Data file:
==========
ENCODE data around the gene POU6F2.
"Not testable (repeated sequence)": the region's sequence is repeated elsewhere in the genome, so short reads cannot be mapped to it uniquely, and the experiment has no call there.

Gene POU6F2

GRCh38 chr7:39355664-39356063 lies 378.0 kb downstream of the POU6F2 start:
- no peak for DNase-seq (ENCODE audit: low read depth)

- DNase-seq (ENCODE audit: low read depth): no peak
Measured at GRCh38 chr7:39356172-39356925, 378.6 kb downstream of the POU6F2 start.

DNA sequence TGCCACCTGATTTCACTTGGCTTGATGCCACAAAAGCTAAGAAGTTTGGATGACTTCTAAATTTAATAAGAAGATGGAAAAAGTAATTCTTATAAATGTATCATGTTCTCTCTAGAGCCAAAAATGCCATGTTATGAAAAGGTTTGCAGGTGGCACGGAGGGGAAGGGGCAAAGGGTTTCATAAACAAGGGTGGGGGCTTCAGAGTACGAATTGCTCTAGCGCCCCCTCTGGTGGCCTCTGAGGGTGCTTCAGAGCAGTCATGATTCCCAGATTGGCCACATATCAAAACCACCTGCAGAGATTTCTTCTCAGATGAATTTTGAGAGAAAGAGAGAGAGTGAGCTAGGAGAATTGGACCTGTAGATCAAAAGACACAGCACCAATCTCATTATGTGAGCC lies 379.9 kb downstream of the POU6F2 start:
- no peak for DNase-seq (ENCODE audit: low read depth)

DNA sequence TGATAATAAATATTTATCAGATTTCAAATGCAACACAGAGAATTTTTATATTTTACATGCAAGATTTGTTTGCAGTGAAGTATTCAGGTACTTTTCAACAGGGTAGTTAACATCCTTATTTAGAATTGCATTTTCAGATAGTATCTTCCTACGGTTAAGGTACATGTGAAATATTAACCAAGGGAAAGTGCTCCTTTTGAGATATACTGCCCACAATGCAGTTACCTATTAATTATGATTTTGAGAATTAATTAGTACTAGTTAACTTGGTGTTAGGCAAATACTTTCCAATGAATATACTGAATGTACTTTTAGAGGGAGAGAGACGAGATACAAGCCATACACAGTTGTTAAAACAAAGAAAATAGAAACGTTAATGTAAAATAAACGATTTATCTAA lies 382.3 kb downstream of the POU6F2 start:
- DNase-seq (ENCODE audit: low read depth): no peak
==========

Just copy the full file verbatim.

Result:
ENCODE data around the gene POU6F2.
"Not testable (repeated sequence)": the region's sequence is repeated elsewhere in the genome, so short reads cannot be mapped to it uniquely, and the experiment has no call there.

Gene POU6F2

GRCh38 chr7:39355664-39356063 lies 378.0 kb downstream of the POU6F2 start:
- no peak for DNase-seq (ENCODE audit: low read depth)

- DNase-seq (ENCODE audit: low read depth): no peak
Measured at GRCh38 chr7:39356172-39356925, 378.6 kb downstream of the POU6F2 start.

DNA sequence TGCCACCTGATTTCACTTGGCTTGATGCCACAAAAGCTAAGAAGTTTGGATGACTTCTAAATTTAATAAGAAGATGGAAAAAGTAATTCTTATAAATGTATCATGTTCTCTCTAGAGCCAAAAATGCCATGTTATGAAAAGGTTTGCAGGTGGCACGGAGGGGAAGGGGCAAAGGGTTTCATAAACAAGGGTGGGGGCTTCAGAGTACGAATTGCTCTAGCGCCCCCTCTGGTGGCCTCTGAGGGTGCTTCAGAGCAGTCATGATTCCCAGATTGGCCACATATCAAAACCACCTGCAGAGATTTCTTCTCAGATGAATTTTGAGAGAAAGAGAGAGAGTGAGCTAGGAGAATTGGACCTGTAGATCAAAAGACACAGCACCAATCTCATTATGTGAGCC lies 379.9 kb downstream of the POU6F2 start:
- no peak for DNase-seq (ENCODE audit: low read depth)

DNA sequence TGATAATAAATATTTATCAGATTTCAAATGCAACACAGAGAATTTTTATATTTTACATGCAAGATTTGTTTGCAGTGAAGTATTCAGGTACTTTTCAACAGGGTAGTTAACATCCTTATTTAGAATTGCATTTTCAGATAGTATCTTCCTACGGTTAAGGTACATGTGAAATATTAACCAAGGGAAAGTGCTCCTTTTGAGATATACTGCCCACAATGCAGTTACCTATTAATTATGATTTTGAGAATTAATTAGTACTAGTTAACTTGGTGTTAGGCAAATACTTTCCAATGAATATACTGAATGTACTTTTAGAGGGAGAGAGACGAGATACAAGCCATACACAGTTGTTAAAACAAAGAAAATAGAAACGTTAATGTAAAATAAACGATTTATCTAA lies 382.3 kb downstream of the POU6F2 start:
- DNase-seq (ENCODE audit: low read depth): no peak